real encouragement for real homeschooling moms

being a joy helper


I have spent much of the last week working on valentines for my granddaughters, little rag doll ballerinas with embroidered faces and pink gossamer tutus. I am hoping to have them finished today and in the mail, knowing they will bring joy to little girls whose grandmama is far away and loves them!

I really enjoy making dolls, perhaps better than any other sort of sewing, miniature people without the pregnancy and labor! But there are tedious aspects of it, stuffing the little legs, crafting the yarn hair, hemming the slippery fabric. I like to keep a picture of the end product in front of me, reminding myself that all the work will be worth it.

When the apostle Paul wrote his second letter to the Corinthians, he was addressing his brothers and sisters in Christ who had been through perilous times as a body of believers and more than anything he wanted them to know that God is a God of comfort who brings you through the difficult times so that you may experience the joy of service to others for God’s glory alone.

But he also wanted them to know that he desired to walk that path with them, building them up in the faith, knowing that faith is what produces joy in a Christian’s life. In 2 Corinthians 1:24, Paul assures these dear believers “Not that we lord it over your faith, but we work with you for your joy, because it is by faith you stand firm.”

Perhaps the most important aspect of being a mom is building our children’s faith and I think it comes most naturally and effectively when we share our lives with our children in word and in deed. As they see us working to complete tasks, either spiritual ones or physical ones, they see the joy that it brings to us and ultimately witness our faith in the Lord as it grows.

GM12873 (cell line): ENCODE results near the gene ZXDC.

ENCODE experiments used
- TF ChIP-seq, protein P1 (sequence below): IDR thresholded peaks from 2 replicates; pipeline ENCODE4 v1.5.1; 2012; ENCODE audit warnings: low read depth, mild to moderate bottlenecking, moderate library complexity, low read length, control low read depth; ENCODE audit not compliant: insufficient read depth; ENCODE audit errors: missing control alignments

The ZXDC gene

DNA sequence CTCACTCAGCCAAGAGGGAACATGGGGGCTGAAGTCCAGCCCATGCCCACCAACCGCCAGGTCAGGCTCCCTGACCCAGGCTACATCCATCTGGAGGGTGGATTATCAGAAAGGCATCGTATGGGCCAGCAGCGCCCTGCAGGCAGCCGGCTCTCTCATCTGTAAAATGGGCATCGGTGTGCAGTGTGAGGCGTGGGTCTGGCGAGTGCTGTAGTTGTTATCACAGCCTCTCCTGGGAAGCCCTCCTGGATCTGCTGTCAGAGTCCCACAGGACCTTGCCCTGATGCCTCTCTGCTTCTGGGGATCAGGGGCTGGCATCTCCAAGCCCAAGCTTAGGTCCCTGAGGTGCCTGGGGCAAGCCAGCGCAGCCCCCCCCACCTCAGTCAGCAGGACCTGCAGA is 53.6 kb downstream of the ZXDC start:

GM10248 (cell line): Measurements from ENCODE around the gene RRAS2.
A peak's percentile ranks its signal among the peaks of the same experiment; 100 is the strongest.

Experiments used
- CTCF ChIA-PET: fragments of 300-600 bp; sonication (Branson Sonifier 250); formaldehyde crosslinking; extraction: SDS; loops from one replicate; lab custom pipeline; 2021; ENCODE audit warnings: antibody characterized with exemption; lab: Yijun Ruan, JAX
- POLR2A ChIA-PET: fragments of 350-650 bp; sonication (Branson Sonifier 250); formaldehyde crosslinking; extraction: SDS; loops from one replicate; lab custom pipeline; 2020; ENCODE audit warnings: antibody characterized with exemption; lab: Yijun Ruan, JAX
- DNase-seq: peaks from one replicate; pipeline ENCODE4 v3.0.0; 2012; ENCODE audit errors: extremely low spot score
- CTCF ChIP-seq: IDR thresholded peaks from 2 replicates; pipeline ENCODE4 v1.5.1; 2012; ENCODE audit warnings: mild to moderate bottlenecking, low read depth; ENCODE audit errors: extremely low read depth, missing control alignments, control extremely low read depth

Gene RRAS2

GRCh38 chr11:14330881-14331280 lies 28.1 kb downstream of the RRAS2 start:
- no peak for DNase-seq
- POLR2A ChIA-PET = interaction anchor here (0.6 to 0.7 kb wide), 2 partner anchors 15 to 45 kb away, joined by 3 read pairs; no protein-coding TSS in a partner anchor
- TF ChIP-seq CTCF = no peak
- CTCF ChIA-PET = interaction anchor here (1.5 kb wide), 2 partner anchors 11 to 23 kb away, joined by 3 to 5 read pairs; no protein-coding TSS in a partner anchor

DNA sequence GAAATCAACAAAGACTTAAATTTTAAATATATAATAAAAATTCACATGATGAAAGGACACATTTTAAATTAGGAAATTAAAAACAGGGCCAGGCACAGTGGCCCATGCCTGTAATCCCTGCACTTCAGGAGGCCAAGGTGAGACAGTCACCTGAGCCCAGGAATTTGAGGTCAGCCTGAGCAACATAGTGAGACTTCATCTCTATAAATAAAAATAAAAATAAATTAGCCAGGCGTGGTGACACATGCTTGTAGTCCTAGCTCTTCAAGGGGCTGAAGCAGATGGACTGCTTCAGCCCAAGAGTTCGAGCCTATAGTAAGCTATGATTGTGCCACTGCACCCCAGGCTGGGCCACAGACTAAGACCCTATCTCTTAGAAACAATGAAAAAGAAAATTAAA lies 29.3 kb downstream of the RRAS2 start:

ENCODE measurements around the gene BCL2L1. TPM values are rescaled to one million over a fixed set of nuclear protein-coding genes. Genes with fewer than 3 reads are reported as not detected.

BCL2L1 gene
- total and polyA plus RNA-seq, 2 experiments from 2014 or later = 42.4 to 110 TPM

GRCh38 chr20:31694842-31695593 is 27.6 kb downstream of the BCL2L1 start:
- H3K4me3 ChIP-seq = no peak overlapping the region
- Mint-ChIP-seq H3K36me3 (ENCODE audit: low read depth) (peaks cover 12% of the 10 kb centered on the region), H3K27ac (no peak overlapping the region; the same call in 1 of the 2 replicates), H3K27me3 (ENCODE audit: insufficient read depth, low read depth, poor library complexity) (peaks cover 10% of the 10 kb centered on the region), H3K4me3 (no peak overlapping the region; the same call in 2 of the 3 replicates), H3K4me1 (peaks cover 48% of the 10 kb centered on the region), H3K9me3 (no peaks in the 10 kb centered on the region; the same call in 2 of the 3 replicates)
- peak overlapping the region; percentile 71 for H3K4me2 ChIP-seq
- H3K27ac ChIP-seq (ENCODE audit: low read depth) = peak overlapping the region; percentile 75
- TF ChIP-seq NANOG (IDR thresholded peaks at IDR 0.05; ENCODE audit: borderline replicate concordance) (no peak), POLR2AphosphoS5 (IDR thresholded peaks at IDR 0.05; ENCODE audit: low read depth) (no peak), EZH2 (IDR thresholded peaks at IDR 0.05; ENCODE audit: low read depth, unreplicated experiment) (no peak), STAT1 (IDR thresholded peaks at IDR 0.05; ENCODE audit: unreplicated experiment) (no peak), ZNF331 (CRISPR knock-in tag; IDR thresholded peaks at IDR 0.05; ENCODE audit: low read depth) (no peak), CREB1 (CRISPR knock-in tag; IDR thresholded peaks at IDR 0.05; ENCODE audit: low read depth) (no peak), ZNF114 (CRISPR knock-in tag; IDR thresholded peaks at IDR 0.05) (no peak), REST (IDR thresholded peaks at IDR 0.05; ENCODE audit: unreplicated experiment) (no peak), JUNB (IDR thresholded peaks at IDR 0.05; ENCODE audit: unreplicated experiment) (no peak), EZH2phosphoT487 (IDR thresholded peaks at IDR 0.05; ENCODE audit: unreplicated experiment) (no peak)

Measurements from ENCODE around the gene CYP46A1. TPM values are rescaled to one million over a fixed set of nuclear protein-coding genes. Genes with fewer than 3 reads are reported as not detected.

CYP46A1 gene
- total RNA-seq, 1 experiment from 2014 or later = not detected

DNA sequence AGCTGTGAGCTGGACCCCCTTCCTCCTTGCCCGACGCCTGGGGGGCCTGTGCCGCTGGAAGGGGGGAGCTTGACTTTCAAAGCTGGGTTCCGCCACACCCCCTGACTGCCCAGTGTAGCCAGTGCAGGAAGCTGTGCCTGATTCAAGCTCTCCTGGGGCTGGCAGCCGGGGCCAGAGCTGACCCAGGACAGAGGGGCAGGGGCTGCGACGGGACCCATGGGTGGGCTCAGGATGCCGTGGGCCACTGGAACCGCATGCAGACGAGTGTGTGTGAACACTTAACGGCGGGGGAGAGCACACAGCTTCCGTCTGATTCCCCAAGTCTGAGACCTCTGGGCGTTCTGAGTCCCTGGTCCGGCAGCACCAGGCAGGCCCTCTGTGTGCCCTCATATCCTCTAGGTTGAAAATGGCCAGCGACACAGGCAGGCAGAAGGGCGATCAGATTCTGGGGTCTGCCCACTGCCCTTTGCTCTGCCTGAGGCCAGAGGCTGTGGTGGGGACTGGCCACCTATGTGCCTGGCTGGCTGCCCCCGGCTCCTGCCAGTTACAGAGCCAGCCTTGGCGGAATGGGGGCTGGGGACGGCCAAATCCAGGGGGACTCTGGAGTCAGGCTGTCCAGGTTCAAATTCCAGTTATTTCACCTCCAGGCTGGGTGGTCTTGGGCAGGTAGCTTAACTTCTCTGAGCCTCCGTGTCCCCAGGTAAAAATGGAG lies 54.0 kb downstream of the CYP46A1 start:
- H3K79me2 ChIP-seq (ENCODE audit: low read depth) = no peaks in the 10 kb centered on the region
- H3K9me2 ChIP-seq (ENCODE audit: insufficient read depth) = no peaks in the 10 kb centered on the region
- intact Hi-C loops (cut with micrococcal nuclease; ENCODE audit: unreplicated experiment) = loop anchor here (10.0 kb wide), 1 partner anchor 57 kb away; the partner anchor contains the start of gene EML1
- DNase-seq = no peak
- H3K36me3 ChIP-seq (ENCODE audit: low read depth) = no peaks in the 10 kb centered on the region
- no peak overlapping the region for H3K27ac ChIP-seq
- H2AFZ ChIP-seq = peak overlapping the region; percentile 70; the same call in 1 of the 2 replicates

This is especially true during the difficult times of parenting. We are so often tempted to despair and frustration during the day, often letting the smallest of things set the tone and mood for the entire household. Our children, too, have their own struggles, physical and spiritual. By coming alongside them and sharing their problems, being sensitive to those things that genuinely trouble them, not lording it over them by lecturing or scolding them, working with them for their joy by listening to them and transparently telling them our own struggles, and by pointing them to Jesus,we will see them, little by little, standing firm in their own faith.

Puritan pastor Thomas Watson makes this observation of how Christians one another each other by being “joy helpers”: “One Christian conversing with another is a means to confirm him. As the stones in an arch help to strengthen one another, one Christian, by imparting his experiences, heats and quickens another. “Let us provoke one another to love and to good works!” (Hebrews 10:24) How does grace flourish by holy conference! A Christian by good discourse drops that oil upon another, which makes the lamp of his faith burn the brighter!”



  Kim wrote @

Thanks for this, Karen! I would like to be present when the granddaughters open their Valentine dolls. How precious!

I am inspired to clean up my sewing area and start a project today!

  Cindy K wrote @


How odd that your blog post today comes to the same conclusions that mine does from such a different starting point and through such a different landscape. I don’t understand why this happens with us so often. We seem to talk about the same things at the same time for such unrelated reasons. What sundry times and diverse manners God uses to speak to us.

  thatmom wrote @

Cindy, when I read that verse yesterday, it just jumped off the page at me. How often do Christians seek to “control” the faith of others and in the process do everything except build their faith and produce joy in their lives?

  thatmom wrote @

Kim, the dolls are done and now I think I need one of my own! Today I am working on a daughter and daughters-in-law project!

  TaunyaH wrote @


Thanks for one anothering all of us through your blog. I really appreciate your prespective knowing that you have raised and homeschooled your children into adulthood. Thank you for allowing God to use the wisdom He has given you to benefit all of us.

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